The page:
Thus, in general, a final drying after gelatinization is necessary in order to bring down the moisture content to the desired level of about 12 percent. Drying in this case is best accomplished in chamber driers of the circulating type. For instance, in a chamber drier for pearls and seeds the initial temperature should not exceed 40"C lest further gelatinization and bursting of the beads set in. Toward the end of the treatment the temperature may be raised to 60-70C. With efficient exhausters, drying may be completed in 1 1/2-2 hours. Normally, from 16 tons of moist starch, 10 tons of the dried product are obtained.

4. Cassava products for animal feeding

Cassava products have long been used for animal feeding. Large quantities of cassava roots and cassava waste are utilized in the cassava-producing countries for this purpose. Imports of dried cassava roots and meal into European markets for the supply of the compound feed industry are also increasing.


This is the most common form in which dried cassava roots are marketed and most exporting countries produce them. The chips are dried irregular slices of roots which vary in size but should not exceed 5 cm in length, so that they can be stored in silos. They are produced extensively in Thailand, Malaysia, Indonesia and some parts of Africa.


The present method of processing chips in Thailand, Malaysia and some other countries is very simple, consisting in mechanically slicing the cassava roots and then sun drying the slices. The recovery rate of chips from roots is about 20-40 percent. However, the products are considered inferior in quality by some quality-conscious feedstuff manufacturers, although many others consider them satisfactory.

Preparation of the roots

When the roots are not sorted, peeled and washed, the chips are usually brown in colour and have a high content of fibre sand and foreign objects as well as hydrocyanic acid. Trimming, peeling and washing the roots in a similar manner as for the processing of cassava flour are recommended in order to produce white chips of superior quality.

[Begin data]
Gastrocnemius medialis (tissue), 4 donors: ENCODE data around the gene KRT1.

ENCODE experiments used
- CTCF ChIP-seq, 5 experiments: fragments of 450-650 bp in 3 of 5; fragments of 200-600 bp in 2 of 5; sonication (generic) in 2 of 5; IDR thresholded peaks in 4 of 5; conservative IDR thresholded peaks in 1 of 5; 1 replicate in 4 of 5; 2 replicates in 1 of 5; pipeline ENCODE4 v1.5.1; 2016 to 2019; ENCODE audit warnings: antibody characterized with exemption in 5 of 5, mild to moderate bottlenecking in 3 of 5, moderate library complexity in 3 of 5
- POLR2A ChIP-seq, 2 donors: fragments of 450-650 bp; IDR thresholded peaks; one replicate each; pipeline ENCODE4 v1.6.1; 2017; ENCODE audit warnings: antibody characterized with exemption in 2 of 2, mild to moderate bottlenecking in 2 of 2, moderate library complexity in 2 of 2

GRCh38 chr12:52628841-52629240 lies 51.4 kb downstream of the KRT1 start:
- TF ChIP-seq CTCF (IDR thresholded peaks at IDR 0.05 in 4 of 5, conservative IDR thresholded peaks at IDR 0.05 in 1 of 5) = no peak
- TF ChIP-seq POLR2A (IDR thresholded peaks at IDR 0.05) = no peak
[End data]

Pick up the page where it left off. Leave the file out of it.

Slicing or shredding

The roots are shredded in a special machine, which is usually made locally. The machine consists of a rotating notched cutting disk or knife blades mounted on a wooden frame equipped with a hopper as shown in Figure 31. The cassava roots are cut into thin slices and pieces as they pass through the machine.


Sun drying is used mostly where the sliced roots are spread out on drying areas, or concrete floors of various dimensions. Experiments in Madagascar showed that the concentration of chips during drying should not exceed 10-15 kg/m2, the required drying area space being about 250 m2 for each ton per day of dried roots produced.

To produce good quality chips the roots must be sliced and dried as quickly as possible after harvest. The chips should be turned periodically in the drying period, usually two or three sunny days, until the moisture content reaches 1315 percent. The chips are considered dry when they are easily broken but too hard to be crumbled by hand. The thickness of the slices also has an effect on the quality of chips. Thick slices may appear dry on the surface when their internal moisture content is still high.

When rain threatens during the drying process, the chips are collected by hand or by a tractor into piles under a small roof. Interrupted sun drying affects the quality of the finished chips and pellets. When the semidried chips are wet again by rain, they become soggy and upon completion of drying lose their firm texture. In rainy regions, where continuous sun drying is difficult, some form of artificial heat drying is required.

Broken roots

Similar to chips in appearance, but generally thicker and longer, they are often 12-15 cm long and can jam the mechanism of handling equipment. They are produced mainly in Africa where local processors prefer to produce longer roots because of the domestic demand mainly for products suitable for human consumption, as cassava is part of the staple diet. Once processed into chips the product becomes inedible, and the producer wants to conserve the local market.


The pellets are obtained from dried and broken roots by grinding and hardening into a cylindrical shape. The cylinders are about 2-3 cm long and about 0.4-0.8 cm in diameter and are uniform in appearance and texture.